“Consequences of vitamin D deficiency in pregnancy”


Vitamin D is an essential vitamin for humans. There are two forms of vitamin D that are important in humans, vitamin D2, which is made by plants and vitamin D3 made by animal skin when exposed to sunlight. Therefore, vitamin D can be found in many foods including dairy products, eggs, fish, and cod liver oil.The major role of vitamin D is to maintain normal blood levels of calcium and phosphorus. Through facilitating calcium absorption it has an important role in forming and maintaining strong bones. Severe vitamin D deficiency can lead to rickets, a disease with soft and weak bones in children, osteomalacia that causes weak bones and muscles, and osteoporosis in adults. Recent studies showed increasing evidence regarding the potential protective effects of vitamin D against cardiovascular diseases, high blood pressure, and cancer. Moreover, poor vitamin D status has been associated with several adverse outcomes during pregnancy affecting both the mother and the newborn. Previous studies showed that pregnant women who had lower levels of vitamin D might have higher risk of having gestational diabetes – diabetes occurring during pregnancy –, higher risk of having vaginal bacterial infection, higher risk of preterm delivery (delivery before 37 weeks of gestational age), and higher risk of having cesarean section. The insufficient vitamin D status of the mothers may also affect the fetal growth resulting in lower birth weight, length, and head-circumference.

In the INMA Project the investigators aimed to examine the levels of maternal vitamin D and its potential effects on mothers, the pregnancy, and newborns. They recruited and involved 2,358 mother and child pairs form four regions in Spain including Valencia, Sabadell, Asturias, and Gipuzkoa as a part of the Infancia and Medio Ambiante (INMA) Study. The level of circulating 25(OH)D3, the best measure of vitamin D status in humans, was measured at the end of the first trimester. They collected information regarding diabetes occurring during pregnancy, the time and mode of delivery, and the weight, length, and head circumference of the newborn at delivery.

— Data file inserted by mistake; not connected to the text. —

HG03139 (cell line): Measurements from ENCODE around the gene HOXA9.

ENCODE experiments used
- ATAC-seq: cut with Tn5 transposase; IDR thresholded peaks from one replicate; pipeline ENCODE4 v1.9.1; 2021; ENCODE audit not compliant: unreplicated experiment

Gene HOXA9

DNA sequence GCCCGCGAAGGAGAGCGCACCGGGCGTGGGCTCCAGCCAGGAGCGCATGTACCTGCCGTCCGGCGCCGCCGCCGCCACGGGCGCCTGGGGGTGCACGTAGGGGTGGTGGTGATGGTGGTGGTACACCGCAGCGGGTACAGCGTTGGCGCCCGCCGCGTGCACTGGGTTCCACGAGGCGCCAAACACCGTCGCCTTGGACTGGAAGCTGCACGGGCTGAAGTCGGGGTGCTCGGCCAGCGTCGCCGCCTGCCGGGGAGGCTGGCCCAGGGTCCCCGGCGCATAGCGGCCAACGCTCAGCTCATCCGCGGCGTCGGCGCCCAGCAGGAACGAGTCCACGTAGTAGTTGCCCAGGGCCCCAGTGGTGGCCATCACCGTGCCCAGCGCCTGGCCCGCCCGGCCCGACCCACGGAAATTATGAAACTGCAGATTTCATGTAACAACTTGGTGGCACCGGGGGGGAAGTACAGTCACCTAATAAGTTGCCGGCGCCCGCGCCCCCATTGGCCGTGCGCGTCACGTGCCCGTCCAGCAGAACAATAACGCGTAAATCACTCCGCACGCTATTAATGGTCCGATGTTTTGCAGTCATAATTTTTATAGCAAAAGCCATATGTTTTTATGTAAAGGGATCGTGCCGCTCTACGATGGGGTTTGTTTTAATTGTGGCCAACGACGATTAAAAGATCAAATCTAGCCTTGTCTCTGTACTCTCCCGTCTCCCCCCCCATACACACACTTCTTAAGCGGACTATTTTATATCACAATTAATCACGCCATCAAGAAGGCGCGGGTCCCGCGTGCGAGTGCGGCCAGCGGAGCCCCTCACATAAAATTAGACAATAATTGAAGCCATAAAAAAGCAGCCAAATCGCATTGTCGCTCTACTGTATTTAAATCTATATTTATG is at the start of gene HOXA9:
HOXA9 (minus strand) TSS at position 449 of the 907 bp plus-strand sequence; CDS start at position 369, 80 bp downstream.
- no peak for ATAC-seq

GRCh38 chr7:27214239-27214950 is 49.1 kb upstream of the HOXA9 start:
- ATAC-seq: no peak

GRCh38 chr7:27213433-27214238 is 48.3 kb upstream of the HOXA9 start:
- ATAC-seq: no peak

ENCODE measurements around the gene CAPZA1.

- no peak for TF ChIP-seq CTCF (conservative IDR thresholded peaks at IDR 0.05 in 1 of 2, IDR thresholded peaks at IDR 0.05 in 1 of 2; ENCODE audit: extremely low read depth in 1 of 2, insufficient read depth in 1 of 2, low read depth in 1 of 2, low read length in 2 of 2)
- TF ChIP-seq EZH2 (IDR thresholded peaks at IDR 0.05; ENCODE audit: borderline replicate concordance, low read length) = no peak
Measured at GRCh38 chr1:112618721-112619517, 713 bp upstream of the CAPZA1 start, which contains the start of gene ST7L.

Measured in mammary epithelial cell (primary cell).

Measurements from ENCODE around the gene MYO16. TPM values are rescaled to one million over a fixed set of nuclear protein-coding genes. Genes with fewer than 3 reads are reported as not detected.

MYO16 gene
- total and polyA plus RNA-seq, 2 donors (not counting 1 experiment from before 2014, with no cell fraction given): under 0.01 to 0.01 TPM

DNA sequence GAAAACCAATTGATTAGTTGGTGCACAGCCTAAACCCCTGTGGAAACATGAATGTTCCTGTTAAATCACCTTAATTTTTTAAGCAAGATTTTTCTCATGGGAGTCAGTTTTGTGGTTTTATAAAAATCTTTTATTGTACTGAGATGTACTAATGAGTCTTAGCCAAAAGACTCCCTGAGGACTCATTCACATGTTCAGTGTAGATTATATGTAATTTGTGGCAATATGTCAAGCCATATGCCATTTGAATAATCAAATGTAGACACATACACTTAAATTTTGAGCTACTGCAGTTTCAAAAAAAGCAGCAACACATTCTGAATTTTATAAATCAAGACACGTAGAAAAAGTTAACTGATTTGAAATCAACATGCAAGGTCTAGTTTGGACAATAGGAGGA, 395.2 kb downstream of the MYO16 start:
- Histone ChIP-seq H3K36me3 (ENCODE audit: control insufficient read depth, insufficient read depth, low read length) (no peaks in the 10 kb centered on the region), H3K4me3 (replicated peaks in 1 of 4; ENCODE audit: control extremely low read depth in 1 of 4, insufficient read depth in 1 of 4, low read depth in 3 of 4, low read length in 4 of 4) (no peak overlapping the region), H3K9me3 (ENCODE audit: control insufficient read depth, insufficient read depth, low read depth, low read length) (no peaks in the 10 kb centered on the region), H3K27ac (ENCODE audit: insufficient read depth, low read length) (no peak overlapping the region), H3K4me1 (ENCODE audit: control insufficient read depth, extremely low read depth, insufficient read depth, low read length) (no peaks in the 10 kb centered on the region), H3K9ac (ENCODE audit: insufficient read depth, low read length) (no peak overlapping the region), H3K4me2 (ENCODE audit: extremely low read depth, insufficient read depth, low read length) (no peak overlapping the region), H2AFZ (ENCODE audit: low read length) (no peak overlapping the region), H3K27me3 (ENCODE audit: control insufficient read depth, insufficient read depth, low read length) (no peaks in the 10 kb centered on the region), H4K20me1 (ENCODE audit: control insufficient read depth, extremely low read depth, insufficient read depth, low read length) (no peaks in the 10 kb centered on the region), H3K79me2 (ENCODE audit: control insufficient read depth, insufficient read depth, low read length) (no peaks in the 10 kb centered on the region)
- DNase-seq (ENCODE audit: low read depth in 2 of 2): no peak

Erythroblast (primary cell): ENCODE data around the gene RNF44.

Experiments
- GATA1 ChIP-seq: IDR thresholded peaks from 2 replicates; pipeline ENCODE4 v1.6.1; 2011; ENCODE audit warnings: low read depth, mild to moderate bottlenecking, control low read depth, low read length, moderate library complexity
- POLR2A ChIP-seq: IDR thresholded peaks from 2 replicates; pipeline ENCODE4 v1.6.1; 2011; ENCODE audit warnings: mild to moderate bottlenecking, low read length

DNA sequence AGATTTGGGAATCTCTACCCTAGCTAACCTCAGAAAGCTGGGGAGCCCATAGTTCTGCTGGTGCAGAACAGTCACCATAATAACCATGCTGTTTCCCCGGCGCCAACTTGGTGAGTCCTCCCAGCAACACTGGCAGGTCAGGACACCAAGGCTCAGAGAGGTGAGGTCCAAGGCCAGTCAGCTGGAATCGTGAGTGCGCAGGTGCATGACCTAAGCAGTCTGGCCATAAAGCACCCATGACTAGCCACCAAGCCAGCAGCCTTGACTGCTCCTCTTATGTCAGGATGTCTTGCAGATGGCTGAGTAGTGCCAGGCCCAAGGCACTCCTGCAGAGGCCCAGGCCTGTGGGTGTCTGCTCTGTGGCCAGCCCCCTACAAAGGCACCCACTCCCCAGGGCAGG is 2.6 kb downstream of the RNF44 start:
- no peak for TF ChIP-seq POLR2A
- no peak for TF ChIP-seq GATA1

In the INMA study, including more than 2300 mother-child pairs, the investigators found that women who had sufficient vitamin D levels during pregnancy had lower risk of having cesarean section because of obstructed labor. Nevertheless, they did not find any evidence of an association between lower level of vitamin D and gestational diabetes, preterm delivery, and lower body metrics of the newborn. However, the study showed that more than 30{3effe4377b6f02be2524d084f7d03914ac32a2b62c0a056ca3444e58c1f10d0b} of the participants had insufficient levels of vitamin D, and about 20{3effe4377b6f02be2524d084f7d03914ac32a2b62c0a056ca3444e58c1f10d0b} of the participants had vitamin D deficiency.

Although the investigators did not find strong evidence of an association between lower vitamin D levels and adverse outcomes of pregnancy, Dr. Rodriguez the primary investigator of the study, highlights the importance of a balanced diet during pregnancy and including sufficient vitamin D consumption. Results from other studies suggest that sufficient vitamin D levels could play an important role in fetal growth and development.

Reference: Rodriguez A, García-Esteban R, Basterretxea M, Lertxundi A, Rodríguez-Bernal C, Iñiguez C, Rodriguez-Dehli C, Tardón A, Espada M, Sunyer J, Morales E. Associations of maternal circulating 25-hydroxyvitamin D3 concentration with pregnancy and birth outcomes. BJOG. 2014 Sep 11. doi: 10.1111/1471-0528.13074. [Epub ahead of print]